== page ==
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Solar “Viewing” Glasses: 4 Reasons to View The Sun (That Aren't an Eclipse)

solar eclipse


Since the dawn of mankind, humans have been looking up to the heavens with an unwavering curiosity. While science has helped us understand our solar system – and our place in that solar system – there is still so much for us to learn. That’s why, to this day, we can’t help but seek out answers to those age-old questions through thoughtful study and careful exploration – especially when it comes to questions about the Sun!

But did you know that you don’t have to wait for a solar eclipse to study the Sun? That’s right! You can use your solar viewing glasses to study and observe the Sun each and every day, and a wealth of knowledge to be discovered. There are many reasons to view the Sun that don’t involve a solar eclipse, so let’s take a look at a few of them below.

1. Understand Our Climate

As our climate here on Earth continues to change, it’s important to gain a better understanding of the relationship between the Sun and its impact on our climate. For example, did you know that millions of years ago, the Sun was much dimmer than it appears today? And yet, the Earth was not frozen; the oceans were still liquid water! What does that tell us about the connection between the energy produced by the Sun and the atmosphere of the Earth?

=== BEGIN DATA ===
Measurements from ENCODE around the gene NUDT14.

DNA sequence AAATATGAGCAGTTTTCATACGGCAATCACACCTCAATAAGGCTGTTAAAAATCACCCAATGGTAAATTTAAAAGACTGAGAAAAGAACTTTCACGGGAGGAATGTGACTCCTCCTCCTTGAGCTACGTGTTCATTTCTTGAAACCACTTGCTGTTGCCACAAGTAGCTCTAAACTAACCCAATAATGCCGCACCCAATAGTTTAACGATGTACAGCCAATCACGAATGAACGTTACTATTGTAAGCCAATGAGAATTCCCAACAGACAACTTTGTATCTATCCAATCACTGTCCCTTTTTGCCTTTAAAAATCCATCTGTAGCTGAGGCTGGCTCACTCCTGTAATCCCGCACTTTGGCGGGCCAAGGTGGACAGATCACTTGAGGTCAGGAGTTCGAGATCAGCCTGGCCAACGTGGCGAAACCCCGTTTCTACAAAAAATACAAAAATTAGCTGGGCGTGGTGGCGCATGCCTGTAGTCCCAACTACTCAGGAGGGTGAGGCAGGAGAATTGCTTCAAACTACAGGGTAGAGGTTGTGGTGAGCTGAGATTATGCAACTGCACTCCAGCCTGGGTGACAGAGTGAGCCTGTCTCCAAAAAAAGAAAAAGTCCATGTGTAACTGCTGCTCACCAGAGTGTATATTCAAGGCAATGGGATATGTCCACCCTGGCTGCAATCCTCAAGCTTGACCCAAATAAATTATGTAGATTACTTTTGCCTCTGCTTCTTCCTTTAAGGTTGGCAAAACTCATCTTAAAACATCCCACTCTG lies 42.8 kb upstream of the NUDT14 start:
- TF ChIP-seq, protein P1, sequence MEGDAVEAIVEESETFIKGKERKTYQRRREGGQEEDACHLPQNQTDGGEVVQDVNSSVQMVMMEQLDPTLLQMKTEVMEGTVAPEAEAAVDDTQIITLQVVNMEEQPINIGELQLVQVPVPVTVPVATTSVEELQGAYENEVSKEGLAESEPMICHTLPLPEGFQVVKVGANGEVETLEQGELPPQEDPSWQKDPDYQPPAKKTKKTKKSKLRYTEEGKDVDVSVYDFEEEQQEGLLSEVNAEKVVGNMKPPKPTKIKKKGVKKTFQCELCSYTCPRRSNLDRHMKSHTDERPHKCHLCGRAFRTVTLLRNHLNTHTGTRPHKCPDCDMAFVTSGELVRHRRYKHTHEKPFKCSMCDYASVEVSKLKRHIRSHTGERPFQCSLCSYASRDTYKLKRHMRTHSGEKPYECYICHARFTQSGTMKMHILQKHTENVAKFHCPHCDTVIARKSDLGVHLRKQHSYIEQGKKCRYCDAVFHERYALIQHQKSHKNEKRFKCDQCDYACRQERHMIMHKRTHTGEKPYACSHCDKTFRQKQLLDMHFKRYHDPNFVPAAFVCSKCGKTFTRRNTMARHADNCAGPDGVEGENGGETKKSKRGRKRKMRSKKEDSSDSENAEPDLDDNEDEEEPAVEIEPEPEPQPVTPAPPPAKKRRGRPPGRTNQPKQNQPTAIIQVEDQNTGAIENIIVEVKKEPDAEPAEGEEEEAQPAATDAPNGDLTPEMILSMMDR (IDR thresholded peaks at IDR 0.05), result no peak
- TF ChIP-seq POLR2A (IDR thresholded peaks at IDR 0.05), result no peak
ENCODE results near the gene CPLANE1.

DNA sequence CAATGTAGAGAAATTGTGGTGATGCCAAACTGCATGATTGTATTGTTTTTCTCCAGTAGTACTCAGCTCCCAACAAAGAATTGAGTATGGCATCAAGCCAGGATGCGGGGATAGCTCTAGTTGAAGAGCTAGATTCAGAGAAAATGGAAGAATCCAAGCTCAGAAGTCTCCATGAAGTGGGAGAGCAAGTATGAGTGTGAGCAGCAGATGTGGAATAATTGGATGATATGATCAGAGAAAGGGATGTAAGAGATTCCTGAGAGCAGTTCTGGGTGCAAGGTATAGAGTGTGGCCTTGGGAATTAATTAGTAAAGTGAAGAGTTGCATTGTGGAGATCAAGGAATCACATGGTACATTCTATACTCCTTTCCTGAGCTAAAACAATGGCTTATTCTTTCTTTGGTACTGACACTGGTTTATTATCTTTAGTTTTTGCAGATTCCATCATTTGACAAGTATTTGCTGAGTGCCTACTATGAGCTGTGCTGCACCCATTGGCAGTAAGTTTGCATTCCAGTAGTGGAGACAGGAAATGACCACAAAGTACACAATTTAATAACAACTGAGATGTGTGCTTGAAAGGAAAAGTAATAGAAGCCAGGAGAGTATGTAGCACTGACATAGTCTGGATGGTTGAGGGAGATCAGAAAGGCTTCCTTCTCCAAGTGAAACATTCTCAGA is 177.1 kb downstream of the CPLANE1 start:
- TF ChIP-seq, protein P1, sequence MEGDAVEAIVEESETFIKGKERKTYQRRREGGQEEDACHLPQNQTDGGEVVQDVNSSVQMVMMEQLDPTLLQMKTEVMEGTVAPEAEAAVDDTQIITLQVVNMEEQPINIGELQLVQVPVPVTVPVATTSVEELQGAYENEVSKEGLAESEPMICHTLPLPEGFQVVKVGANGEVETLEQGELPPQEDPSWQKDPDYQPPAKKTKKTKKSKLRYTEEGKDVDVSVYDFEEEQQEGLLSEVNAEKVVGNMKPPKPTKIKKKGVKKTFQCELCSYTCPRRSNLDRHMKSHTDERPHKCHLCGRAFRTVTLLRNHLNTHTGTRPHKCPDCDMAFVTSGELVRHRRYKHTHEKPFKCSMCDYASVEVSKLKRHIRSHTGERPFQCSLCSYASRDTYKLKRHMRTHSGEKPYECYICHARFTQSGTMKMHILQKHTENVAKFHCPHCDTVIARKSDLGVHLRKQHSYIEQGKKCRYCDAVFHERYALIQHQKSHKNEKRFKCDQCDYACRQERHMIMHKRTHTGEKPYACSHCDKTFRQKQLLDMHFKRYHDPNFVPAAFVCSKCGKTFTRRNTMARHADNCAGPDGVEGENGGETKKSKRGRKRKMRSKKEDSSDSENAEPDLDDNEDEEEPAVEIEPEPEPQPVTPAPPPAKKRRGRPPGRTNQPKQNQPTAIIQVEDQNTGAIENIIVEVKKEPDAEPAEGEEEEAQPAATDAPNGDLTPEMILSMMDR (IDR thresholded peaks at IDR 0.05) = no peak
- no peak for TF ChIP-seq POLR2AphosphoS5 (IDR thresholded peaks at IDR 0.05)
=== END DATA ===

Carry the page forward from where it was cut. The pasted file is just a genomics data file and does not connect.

Astronomers tell us that, over the course of millions of years, the light produced by the Sun has actually changed. While that light variation may not be visible to the naked eye, it is nevertheless interesting to use your solar viewing glasses to observe the Sun on a semi-regular basis and consider the quality of its light.

2. Learn About Solar Winds & Flares

surface of the sun

You probably didn’t realize it, but the Sun gives off a flow of gases that blow over the Earth at speeds of a million miles per hour! No, it’s not that breeze you’re seeing through the trees; this is what’s known as ‘solar wind’, and it can have an impact on certain aspects of life here on Earth.

The normal flow of solar wind over the Earth doesn’t have much of an impact. However, on occasion, a sudden burst of excess energy called a solar flare can release additional radiation in the form of x-rays and ultraviolet light, and that radiation can cause our upper atmosphere to heat up and even cause disturbances in the Earth’s magnetic field!

So, how does this affect us humans? The warming caused by the excess radiation and those disturbances in magnetic fields can disrupt – and sometimes damage – satellites in orbit. Because these satellites are critical for telecommunications, weather tracking, and national security, a disruption from solar flares could cause some pretty big problems.

Another concern related to solar flares is the impact on our electrical system. In the past, some larger solar flares have caused surges in power grids, knocking out some power lines and equipment for large areas across the Earth.